2. Poor decision-making at the first difficult situation.
Almost all projects encounter a difficult situation, often within the first third of the project. (For the tunnel example above, the assumptions about cost were found to be inaccurate.) The path charted out of this situation is a leading indicator of the future direction. Signs of an imbalance are withholding information, changes which compromise the quality, stifling discussion, and management by decree on technical direction.

3. Responsibility for the product quality taken from the experts.
In every organization, there are individuals who understand the quality of the product and the consequences of design changes. They may often not be the strongest business people, but there is a general recognition throughout the organization that they know what they are doing. If they are ignored, it is a sure sign of an imbalance.

4. Personal ambition outweighs the product.
Certainly ambition is one of the most important motivating forces. At the imbalance point, decisions become geared to what looks best for the management at the expense of the product. This situation is summarized as a declaring the project a success and moving on before the deficiencies surface, leaving others to pick up the pieces.

A key step for a successful project is keep the managerial/technical balance in the project. If the symptoms for imbalance are not recognized, there is no opportunity to take corrective action. That train is headed off the tracks.


The Blue Sky Bird–Story

November 2, 2006

Another open ended story. It is an invitation to see your own situation from a fresh perspective. In this sense, it is not an intellectual exercise, rather just an opportunity to see if any ideas resonate. It can be interpreted in an individual way. Further, as time and conditions change, an individual may see a different aspect from one reading to the next. And if nothing resonates, just pass on by.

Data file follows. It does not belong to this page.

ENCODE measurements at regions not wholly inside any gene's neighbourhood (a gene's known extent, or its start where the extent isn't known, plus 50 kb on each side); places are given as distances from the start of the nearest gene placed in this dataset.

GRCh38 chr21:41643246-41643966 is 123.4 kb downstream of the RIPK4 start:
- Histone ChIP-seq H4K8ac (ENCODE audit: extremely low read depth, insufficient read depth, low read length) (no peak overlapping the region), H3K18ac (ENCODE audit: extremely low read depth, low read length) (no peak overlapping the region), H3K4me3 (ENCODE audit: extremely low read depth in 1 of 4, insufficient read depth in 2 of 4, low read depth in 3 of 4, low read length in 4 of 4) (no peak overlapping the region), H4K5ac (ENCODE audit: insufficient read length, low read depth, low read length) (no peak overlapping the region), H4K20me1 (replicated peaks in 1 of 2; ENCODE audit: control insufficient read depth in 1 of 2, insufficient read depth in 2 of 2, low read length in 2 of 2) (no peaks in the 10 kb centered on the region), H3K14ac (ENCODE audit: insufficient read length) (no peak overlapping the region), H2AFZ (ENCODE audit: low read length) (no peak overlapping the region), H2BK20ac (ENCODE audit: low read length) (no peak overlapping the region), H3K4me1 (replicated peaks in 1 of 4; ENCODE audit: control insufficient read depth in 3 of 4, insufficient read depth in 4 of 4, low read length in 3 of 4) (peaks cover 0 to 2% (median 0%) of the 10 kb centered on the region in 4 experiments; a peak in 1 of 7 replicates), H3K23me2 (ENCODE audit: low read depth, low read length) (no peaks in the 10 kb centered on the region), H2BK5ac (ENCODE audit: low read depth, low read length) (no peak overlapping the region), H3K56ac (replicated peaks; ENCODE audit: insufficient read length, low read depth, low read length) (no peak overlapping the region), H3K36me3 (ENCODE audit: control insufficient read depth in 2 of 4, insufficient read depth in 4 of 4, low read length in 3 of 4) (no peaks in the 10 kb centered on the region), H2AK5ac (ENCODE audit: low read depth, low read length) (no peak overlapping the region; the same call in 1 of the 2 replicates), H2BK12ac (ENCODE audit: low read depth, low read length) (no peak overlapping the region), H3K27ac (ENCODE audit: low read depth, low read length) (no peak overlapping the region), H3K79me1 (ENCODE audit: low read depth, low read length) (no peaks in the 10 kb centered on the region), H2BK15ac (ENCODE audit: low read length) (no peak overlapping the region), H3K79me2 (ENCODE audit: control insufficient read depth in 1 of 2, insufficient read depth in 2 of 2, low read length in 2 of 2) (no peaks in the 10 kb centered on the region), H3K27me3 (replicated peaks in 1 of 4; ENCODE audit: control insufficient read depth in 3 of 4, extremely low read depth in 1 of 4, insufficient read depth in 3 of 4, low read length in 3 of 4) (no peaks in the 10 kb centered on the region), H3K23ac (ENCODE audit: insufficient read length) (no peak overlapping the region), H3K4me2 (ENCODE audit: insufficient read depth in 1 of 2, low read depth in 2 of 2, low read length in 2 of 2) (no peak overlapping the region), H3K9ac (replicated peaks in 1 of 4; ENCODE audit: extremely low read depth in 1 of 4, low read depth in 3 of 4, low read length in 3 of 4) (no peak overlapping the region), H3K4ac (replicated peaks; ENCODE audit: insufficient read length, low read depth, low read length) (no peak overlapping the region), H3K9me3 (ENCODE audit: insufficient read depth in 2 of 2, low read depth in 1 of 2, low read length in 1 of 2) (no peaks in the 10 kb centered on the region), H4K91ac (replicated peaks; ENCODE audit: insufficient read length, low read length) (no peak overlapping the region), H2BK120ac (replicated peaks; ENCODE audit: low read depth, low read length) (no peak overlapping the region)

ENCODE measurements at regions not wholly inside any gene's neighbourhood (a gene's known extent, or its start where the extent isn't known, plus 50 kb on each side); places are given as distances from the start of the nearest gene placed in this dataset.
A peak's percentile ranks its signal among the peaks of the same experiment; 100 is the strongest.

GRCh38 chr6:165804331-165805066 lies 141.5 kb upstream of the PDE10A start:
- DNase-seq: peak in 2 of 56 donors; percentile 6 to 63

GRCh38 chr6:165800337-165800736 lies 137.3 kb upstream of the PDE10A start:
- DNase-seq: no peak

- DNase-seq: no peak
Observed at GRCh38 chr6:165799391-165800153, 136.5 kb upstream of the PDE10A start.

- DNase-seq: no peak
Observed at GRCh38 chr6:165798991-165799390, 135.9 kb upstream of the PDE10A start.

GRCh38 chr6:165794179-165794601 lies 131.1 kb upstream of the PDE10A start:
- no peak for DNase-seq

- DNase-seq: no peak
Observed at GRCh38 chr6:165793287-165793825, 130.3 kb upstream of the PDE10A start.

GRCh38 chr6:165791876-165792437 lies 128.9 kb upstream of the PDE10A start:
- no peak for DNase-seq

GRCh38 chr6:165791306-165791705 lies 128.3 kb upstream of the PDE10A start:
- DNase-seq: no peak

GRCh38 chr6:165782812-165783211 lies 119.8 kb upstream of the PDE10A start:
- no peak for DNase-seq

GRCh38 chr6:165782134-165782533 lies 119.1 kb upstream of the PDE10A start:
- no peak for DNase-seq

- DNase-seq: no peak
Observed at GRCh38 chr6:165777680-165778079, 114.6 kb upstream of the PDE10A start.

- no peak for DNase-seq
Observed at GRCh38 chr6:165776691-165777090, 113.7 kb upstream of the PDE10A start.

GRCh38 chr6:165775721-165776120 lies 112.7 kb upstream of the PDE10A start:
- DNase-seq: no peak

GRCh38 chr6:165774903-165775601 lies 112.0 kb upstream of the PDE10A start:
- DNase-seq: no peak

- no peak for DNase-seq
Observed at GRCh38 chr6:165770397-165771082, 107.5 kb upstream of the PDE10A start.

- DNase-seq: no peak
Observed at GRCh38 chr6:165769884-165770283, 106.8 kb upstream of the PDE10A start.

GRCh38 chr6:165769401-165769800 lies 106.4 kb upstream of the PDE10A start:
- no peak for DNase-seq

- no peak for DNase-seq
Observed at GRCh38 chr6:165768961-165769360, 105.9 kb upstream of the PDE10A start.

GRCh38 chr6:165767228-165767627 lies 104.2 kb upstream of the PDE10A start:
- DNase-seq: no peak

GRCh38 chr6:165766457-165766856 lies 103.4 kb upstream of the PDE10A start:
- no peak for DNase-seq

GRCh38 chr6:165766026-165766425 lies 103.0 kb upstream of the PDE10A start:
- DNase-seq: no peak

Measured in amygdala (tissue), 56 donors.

Jataka tales are Buddhist teaching stories that illustrate different truths. They are often used as teaching stories for children. Many are found in folklore and found different sources and traditions. This is a more obscure one. Some references are listed below.

The Blue Sky Bird

Some quail were feeding at the edge of a clearing. A man crawled up behind them and captured four birds with his net. He put them in a cage. The quail were trapped, scared, and hungry. The man came and fed the birds. Three of them eagerly ate all that given. The fourth bird just looked at the blue sky through the cage. Each day was like this– three birds eating and the other just looking at the sky.

One day, the man saw that the birds were almost ready for market. But then he stared at the Blue Sky Bird, who was by this time quite skinny. He reached in to pull out and inspect the skinny bird. However, the Blue Sky Bird, having waited for this moment, sprung into activity and flew immediately to a branch out of the man’s reach.

The three caged birds looked up. “How can we do this too”? The Blue Sky Bird replied: “You ate the man’s food and you will be captive until you die. I refused his food and now I am free.” And off she went into the expanse of the blue.

Comments:

What is valued most?
Is the direction worth the effort, even when there is a small chance of attaining it?
How are short term perspectives and distractions kept in perspective?

References: There are many books and web sites with these stories. Different adaptations of this one on the web http://www.wisdomtales.com and in the book The Jataka or Stories of the Buddha’ former Births, (3 volumes) E.B. Cowell (2001).

Additional Stories

This is a link to a Collection of Zen Stories     (usefulzenwords.com)